I don’t have enough fingers or toes for all the times I’ve watched a database migration go sideways, but what if we can drastically reduce that risk by applying the ideas we’ve described in this section?
What if we can send 20% of our users to the new cloud-hosted database and validate whether connections are successful? What if we can send users in California to a cloud-hosted US-West database, and users in Boston to a US-East one? In this scenario, we migrate one of the scariest parts of a platform migration, the database, via feature management.
Evolving the way we look at features to be more focused on the functionality we’re exposing, instead of just the software we’re deploying, allows us to significantly enhance the way we deliver not just software, but platforms to users and teams.
Growing Beyond Software Delivery
Feature management has become the evolutionary next step in the entire “delivery life cycle,” not simply the software delivery one that we hear so much about when we’re talking about adopting agile development. This evolution is why feature management doesn’t fully live in the software side of that junction point I mentioned earlier.
Instead, it lives closer to being “aside” continuous delivery, orchestrating that junction point, helping safely and progressively get those capabilities out there. In this scenario, feature management becomes the engine that powers how we release new functionality for the users who care about them the most.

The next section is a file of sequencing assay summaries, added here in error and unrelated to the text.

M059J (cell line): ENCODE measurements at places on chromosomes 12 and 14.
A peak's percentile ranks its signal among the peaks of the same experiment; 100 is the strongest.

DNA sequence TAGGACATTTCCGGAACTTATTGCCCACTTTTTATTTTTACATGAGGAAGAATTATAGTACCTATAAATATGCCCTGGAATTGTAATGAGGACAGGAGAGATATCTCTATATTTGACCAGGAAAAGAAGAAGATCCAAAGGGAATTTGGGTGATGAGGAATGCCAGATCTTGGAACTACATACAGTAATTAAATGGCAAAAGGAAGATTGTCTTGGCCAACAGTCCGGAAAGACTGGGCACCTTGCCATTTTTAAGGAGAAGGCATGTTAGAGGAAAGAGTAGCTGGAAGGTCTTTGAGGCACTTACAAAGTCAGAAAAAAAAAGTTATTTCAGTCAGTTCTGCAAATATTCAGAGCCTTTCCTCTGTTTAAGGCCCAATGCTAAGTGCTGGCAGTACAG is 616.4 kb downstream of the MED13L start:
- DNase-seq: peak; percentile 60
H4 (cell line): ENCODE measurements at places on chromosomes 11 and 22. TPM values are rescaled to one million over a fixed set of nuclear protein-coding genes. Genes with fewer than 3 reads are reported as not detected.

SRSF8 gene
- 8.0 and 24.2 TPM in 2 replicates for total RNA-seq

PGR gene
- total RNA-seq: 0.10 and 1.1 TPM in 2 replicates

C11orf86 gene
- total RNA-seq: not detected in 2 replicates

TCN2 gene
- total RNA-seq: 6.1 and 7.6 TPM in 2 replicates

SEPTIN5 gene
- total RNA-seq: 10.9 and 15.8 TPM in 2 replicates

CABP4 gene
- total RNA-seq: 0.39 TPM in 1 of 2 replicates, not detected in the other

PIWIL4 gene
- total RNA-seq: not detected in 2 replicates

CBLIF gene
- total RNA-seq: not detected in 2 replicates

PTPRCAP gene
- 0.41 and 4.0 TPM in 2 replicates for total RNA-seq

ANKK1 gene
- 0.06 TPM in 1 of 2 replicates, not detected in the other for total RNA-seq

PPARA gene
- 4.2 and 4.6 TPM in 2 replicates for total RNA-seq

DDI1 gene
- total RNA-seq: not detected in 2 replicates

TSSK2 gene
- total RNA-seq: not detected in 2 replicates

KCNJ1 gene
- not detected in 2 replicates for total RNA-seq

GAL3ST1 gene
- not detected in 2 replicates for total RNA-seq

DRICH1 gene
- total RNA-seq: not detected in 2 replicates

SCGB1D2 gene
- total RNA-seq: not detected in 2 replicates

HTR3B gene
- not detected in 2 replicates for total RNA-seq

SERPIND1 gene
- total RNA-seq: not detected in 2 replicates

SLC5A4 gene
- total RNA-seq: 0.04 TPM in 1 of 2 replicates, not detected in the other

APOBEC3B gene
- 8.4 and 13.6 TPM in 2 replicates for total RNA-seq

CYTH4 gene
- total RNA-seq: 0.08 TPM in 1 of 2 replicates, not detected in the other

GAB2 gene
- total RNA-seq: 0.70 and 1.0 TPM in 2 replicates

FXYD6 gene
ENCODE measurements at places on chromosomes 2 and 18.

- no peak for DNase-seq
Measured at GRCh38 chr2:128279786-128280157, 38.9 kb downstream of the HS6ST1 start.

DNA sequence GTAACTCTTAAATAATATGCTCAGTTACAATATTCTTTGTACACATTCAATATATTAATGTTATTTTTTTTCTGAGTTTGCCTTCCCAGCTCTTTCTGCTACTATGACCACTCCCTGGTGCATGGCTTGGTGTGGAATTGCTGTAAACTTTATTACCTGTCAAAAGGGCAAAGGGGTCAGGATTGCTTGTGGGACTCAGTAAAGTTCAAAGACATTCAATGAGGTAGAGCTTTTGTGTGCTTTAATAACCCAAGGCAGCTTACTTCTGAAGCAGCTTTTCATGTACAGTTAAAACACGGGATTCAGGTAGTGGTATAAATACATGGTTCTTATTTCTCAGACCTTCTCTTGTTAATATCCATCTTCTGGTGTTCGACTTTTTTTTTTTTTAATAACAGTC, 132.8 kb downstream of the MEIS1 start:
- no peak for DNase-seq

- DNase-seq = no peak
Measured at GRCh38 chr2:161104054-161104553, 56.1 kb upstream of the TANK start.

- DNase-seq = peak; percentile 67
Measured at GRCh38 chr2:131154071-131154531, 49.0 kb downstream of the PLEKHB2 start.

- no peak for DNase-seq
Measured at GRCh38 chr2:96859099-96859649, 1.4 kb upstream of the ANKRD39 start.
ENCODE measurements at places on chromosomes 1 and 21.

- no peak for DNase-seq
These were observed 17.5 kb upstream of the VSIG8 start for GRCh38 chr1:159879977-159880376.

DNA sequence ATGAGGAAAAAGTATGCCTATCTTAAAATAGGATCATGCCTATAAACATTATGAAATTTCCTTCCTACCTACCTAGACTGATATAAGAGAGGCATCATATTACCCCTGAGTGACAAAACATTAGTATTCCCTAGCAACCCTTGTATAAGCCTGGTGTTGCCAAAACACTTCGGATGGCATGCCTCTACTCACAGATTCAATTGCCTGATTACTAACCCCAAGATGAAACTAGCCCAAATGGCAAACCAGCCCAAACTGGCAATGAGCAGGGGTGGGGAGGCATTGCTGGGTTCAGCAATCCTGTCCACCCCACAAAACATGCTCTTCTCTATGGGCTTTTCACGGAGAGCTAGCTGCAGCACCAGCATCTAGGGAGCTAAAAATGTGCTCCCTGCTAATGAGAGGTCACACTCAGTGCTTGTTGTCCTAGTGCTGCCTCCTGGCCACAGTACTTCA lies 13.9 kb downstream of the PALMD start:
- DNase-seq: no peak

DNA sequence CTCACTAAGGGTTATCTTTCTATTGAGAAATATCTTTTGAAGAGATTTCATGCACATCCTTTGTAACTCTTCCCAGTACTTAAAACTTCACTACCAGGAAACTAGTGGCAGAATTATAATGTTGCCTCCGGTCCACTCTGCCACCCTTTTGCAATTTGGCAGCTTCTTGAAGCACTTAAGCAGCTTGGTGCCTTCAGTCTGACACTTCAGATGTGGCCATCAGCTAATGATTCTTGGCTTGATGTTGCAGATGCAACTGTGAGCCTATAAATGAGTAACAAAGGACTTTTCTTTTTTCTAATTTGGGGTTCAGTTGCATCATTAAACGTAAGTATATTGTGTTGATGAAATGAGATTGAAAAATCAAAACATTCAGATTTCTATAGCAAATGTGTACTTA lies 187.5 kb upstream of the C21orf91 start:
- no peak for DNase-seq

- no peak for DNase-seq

Reframing the way we look at “feature managed” to be more aligned to the idea of delivering functionality allows us to gain a lot more control around the way that delivery happens.
In our industry, we reference the idea of progressive delivery a lot — this idea of controlling our blast radius by gradually releasing functionality through different controls, versus the alternative of turning it on and crossing our fingers, waking up in cold sweats for the next few days hoping that nothing went wrong. We talk a little bit about the controls in the examples above, but just to recap some potential ideas in this space:
- Targeting individual QA users with a change relating to which database is active and sending them to the new database to validate functionality.
- Geographically targeting users and having them consume a different API system based on their region.
- Implementing some form of a middleware component, like secrets management tooling, and testing performance between multiple control groups.
- Migration from on-premises systems into cloud infrastructure living across regions.
Codification of Functionality
We’re used to “codifying” features in our applications. We want a new account functionality, or a new part of our store website. We want to change to a dark mode or use vector images instead of traditional images. Ultimately, the infrastructure our platforms run on are a key part of modernizing our applications.
Understanding that the migration to new infrastructure ultimately brings new functional possibilities to the application allows us to take a broader look at how we build, deploy and release features to different groups of people (users / operations / developers, etc.)
The delivery and release of these platforms are their own kind of features and functionality, and leveraging tools like LaunchDarkly to progressively deliver these changes to the people that care about them the most is how you get to a place where you are deploying often and releasing when you are ready.
This path is how you start to focus on shipping value, while you drift between the junction of infrastructure and software.
The New Stack is a wholly owned subsidiary of Insight Partners, an investor in the following companies mentioned in this article: LaunchDarkly.
Photo by David Bartus from Pexels.